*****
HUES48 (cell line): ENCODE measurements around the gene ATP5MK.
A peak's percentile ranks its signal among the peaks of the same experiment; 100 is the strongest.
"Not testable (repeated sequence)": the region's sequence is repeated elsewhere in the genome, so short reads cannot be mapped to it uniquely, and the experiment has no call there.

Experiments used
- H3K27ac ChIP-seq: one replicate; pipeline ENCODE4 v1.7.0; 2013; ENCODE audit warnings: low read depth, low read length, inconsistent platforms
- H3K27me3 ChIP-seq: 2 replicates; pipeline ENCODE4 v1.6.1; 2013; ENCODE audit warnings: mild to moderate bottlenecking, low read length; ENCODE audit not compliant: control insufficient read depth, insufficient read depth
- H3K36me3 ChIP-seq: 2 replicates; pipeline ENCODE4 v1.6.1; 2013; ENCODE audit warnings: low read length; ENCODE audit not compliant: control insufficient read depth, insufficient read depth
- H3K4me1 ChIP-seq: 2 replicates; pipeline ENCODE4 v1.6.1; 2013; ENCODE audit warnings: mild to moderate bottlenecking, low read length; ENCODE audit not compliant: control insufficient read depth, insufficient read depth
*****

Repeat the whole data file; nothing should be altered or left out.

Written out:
HUES48 (cell line): ENCODE measurements around the gene ATP5MK.
A peak's percentile ranks its signal among the peaks of the same experiment; 100 is the strongest.
"Not testable (repeated sequence)": the region's sequence is repeated elsewhere in the genome, so short reads cannot be mapped to it uniquely, and the experiment has no call there.

Experiments used
- H3K27ac ChIP-seq: one replicate; pipeline ENCODE4 v1.7.0; 2013; ENCODE audit warnings: low read depth, low read length, inconsistent platforms
- H3K27me3 ChIP-seq: 2 replicates; pipeline ENCODE4 v1.6.1; 2013; ENCODE audit warnings: mild to moderate bottlenecking, low read length; ENCODE audit not compliant: control insufficient read depth, insufficient read depth
- H3K36me3 ChIP-seq: 2 replicates; pipeline ENCODE4 v1.6.1; 2013; ENCODE audit warnings: low read length; ENCODE audit not compliant: control insufficient read depth, insufficient read depth
- H3K4me1 ChIP-seq: 2 replicates; pipeline ENCODE4 v1.6.1; 2013; ENCODE audit warnings: mild to moderate bottlenecking, low read length; ENCODE audit not compliant: control insufficient read depth, insufficient read depth